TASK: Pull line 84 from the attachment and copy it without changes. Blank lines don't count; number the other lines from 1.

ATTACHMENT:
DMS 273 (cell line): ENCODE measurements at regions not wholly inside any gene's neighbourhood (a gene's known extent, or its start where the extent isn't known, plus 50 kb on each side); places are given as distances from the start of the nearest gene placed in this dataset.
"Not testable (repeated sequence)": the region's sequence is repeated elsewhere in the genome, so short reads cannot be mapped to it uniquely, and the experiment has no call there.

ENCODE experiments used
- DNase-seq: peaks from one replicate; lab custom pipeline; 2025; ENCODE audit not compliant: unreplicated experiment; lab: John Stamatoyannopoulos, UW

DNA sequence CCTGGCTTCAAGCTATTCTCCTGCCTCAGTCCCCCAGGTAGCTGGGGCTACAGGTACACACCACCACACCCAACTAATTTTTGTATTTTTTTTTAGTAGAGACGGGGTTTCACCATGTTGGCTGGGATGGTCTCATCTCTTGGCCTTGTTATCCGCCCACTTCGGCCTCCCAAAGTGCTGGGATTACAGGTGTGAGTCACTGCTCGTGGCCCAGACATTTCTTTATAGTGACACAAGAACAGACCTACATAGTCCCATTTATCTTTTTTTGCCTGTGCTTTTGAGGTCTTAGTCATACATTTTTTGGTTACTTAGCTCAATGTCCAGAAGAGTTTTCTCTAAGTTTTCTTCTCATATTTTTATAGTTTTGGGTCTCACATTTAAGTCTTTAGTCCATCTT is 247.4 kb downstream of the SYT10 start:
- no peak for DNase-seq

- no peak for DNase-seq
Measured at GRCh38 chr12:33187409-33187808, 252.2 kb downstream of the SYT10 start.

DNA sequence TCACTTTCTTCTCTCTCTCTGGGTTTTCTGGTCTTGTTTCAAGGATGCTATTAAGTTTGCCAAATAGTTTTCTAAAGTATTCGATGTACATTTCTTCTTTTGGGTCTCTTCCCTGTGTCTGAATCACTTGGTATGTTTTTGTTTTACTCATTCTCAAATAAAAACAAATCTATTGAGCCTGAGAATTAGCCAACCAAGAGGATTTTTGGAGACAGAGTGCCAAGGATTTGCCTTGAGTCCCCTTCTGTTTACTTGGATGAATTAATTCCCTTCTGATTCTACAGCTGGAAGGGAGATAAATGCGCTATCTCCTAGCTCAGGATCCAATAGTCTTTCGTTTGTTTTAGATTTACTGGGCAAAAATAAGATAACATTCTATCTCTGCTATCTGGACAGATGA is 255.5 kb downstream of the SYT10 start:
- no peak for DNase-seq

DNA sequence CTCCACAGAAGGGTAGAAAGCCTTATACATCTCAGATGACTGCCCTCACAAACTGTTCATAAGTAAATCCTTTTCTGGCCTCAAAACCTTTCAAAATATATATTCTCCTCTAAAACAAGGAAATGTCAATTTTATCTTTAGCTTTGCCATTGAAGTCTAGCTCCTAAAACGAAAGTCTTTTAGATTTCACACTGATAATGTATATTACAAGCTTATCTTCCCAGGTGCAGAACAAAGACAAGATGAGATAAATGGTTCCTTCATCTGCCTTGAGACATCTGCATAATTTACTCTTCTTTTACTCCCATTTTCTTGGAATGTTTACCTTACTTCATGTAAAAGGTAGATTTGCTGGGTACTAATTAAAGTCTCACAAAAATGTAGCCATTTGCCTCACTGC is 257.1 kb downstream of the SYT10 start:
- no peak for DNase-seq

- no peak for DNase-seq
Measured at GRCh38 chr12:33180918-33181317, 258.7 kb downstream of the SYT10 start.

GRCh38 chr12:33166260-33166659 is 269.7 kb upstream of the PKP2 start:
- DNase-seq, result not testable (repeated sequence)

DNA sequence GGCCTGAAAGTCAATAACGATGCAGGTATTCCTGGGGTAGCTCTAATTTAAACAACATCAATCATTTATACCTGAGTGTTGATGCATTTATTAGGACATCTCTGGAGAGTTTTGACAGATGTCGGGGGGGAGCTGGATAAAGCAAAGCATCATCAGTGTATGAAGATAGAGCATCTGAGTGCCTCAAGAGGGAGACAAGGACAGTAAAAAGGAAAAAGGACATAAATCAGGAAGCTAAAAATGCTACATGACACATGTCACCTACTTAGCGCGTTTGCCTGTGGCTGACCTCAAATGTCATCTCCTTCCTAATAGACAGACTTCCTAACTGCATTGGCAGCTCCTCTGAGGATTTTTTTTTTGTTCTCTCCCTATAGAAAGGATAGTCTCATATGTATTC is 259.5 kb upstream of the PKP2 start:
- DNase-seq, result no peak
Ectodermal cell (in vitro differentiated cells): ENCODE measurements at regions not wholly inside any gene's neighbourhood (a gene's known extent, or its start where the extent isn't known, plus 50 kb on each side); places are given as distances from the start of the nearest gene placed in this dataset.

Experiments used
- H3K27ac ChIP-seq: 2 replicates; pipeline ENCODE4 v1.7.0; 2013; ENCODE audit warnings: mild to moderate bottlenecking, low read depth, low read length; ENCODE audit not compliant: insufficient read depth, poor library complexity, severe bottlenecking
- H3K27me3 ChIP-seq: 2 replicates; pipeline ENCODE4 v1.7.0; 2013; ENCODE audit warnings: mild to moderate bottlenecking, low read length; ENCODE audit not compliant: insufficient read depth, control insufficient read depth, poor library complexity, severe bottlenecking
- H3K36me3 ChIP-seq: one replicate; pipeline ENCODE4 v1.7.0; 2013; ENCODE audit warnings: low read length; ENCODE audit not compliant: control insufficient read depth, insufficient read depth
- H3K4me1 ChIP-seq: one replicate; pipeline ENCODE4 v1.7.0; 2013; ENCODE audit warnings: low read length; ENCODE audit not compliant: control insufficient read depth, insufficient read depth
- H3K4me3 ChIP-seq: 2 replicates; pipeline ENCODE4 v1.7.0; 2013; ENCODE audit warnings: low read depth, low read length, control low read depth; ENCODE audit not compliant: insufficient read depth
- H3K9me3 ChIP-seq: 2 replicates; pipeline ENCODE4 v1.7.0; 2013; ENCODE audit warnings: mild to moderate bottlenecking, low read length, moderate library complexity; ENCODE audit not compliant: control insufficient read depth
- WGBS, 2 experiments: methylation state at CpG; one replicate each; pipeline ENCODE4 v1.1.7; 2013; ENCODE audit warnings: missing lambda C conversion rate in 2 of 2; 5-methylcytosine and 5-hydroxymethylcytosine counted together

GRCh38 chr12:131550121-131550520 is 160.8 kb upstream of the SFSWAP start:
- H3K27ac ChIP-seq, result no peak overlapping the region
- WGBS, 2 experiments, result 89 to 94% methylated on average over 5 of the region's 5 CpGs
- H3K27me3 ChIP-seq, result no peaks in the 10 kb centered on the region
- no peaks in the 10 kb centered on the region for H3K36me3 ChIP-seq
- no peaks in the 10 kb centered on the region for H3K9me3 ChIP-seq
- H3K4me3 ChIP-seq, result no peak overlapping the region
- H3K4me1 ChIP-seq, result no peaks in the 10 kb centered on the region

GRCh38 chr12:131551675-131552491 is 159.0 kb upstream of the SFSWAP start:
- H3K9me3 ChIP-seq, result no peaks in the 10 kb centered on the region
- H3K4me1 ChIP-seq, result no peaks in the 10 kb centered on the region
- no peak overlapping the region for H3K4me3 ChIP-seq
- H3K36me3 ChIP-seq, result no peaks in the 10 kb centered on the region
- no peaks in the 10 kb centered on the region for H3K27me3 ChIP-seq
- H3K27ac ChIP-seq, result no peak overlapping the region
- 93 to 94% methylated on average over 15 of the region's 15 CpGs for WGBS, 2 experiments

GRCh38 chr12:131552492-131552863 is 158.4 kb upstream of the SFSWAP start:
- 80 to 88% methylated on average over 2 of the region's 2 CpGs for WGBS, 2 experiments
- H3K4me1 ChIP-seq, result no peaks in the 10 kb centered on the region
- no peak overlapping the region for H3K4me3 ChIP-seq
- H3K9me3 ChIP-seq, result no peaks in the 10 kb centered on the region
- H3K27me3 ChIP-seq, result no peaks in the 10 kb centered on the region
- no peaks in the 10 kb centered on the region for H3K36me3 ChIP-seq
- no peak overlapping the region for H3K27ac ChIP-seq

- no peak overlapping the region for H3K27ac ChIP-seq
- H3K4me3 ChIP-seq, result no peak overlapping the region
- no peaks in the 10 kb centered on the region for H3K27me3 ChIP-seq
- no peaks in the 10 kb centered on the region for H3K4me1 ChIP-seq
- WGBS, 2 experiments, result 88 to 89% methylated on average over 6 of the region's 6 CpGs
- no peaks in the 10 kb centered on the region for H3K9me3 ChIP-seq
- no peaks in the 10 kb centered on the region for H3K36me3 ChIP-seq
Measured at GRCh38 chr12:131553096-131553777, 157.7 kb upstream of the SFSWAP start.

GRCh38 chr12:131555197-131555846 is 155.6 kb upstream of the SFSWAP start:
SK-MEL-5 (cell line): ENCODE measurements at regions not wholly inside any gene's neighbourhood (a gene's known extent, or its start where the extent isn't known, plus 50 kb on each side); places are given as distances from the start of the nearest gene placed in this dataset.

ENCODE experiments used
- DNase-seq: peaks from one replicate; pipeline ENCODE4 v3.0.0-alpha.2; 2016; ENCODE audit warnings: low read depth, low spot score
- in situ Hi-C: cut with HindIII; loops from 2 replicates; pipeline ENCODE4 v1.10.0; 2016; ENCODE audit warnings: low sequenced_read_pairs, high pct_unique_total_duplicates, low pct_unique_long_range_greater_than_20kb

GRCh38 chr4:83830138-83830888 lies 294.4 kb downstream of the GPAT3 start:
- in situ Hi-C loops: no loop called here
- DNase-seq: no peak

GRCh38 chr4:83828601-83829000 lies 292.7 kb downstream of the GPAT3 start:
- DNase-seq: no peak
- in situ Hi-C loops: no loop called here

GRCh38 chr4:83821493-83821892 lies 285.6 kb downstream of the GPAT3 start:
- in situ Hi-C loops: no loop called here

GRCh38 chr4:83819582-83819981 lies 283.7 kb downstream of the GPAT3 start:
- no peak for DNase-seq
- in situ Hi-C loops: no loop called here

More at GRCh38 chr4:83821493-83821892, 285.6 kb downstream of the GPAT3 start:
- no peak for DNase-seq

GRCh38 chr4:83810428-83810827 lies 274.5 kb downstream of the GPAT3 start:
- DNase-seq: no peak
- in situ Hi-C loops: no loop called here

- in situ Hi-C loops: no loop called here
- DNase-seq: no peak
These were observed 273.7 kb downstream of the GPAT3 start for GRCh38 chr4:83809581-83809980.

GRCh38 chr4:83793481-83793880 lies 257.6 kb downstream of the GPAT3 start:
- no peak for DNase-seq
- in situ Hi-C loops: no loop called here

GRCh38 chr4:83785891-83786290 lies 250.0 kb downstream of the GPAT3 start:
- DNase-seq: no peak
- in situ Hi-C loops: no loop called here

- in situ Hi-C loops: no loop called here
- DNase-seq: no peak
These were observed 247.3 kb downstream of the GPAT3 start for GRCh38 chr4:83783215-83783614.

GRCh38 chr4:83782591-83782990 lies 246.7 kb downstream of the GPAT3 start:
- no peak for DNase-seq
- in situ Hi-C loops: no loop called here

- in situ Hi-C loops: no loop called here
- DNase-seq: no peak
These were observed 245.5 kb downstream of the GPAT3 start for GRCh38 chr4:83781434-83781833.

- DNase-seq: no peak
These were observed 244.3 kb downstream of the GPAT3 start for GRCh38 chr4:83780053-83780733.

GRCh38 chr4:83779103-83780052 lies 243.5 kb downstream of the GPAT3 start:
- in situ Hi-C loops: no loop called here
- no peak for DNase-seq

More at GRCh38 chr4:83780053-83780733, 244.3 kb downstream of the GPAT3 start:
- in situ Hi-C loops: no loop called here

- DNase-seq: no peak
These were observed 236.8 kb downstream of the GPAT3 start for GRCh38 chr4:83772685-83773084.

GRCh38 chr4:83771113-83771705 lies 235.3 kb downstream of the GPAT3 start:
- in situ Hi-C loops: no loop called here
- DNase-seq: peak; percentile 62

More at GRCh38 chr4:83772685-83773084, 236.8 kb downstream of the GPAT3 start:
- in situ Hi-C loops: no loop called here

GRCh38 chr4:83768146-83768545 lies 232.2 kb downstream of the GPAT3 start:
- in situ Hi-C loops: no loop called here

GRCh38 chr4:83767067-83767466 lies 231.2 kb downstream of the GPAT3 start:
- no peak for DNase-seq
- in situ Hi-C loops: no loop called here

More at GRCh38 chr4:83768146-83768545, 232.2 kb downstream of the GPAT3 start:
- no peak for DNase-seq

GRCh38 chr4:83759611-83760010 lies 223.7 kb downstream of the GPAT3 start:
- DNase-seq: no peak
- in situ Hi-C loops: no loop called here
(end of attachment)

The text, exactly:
GRCh38 chr4:83793481-83793880 lies 257.6 kb downstream of the GPAT3 start: